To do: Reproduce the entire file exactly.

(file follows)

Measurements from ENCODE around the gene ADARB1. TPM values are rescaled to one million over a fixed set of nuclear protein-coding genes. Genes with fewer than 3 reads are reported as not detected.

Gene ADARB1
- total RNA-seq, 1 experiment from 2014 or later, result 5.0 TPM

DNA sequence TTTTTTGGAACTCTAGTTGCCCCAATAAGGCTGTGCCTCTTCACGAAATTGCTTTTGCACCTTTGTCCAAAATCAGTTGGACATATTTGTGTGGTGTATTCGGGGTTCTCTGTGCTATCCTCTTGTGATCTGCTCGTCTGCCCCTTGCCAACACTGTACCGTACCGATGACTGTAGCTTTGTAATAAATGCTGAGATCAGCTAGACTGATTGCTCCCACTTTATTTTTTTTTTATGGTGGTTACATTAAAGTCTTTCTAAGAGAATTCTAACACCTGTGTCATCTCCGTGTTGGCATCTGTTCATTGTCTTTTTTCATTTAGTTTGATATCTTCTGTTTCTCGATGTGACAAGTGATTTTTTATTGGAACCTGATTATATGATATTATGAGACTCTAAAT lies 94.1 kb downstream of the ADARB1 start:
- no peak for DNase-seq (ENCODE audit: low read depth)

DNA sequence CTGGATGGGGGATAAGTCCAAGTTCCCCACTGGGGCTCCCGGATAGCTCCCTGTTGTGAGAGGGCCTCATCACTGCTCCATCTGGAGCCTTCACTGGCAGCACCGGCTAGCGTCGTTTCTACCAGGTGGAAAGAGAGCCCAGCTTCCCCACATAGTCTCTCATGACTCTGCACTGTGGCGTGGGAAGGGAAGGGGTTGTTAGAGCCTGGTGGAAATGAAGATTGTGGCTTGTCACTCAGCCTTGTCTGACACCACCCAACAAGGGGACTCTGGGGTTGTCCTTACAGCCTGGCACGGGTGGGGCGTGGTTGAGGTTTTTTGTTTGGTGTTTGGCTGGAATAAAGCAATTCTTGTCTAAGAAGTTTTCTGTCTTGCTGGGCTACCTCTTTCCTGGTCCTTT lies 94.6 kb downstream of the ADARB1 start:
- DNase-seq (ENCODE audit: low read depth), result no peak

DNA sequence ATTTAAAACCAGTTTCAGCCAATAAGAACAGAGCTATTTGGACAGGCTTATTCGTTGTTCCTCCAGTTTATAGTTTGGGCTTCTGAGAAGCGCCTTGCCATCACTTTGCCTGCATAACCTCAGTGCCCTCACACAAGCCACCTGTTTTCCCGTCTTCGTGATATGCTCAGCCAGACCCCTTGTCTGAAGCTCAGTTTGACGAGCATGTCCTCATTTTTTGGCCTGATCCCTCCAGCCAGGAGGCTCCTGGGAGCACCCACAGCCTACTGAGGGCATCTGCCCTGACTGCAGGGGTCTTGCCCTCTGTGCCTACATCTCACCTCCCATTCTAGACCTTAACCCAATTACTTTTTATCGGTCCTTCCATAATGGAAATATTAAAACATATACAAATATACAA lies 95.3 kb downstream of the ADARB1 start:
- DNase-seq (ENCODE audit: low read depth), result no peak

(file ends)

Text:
Measurements from ENCODE around the gene ADARB1. TPM values are rescaled to one million over a fixed set of nuclear protein-coding genes. Genes with fewer than 3 reads are reported as not detected.

Gene ADARB1
- total RNA-seq, 1 experiment from 2014 or later, result 5.0 TPM

DNA sequence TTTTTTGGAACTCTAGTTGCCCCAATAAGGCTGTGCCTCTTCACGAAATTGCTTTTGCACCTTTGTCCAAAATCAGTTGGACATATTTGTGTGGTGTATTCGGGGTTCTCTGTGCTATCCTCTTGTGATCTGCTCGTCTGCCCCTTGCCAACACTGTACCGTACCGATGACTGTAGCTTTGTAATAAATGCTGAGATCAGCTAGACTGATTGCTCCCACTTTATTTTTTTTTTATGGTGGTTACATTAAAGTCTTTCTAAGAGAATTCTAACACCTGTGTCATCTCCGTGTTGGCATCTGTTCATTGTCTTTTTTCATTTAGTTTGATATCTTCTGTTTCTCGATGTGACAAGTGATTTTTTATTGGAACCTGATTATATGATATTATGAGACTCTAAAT lies 94.1 kb downstream of the ADARB1 start:
- no peak for DNase-seq (ENCODE audit: low read depth)

DNA sequence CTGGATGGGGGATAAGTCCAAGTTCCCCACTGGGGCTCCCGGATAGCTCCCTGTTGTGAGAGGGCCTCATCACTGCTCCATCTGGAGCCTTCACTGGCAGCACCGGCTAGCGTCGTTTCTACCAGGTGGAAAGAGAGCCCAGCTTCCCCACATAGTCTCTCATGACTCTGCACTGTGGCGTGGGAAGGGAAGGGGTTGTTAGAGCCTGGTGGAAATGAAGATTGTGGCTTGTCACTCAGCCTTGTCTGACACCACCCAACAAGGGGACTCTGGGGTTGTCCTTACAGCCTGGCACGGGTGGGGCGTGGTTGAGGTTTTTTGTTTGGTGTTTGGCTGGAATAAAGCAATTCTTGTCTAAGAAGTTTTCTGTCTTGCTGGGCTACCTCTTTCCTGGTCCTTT lies 94.6 kb downstream of the ADARB1 start:
- DNase-seq (ENCODE audit: low read depth), result no peak

DNA sequence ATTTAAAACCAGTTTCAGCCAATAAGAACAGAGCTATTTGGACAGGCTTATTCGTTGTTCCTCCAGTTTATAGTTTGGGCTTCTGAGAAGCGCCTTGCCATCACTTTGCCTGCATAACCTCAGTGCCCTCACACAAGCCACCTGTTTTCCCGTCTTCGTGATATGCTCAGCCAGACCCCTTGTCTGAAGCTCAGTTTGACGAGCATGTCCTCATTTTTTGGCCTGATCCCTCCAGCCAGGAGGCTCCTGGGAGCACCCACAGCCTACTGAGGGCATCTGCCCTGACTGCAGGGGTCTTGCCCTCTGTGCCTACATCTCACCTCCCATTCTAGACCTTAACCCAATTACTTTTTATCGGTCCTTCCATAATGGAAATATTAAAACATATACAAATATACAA lies 95.3 kb downstream of the ADARB1 start:
- DNase-seq (ENCODE audit: low read depth), result no peak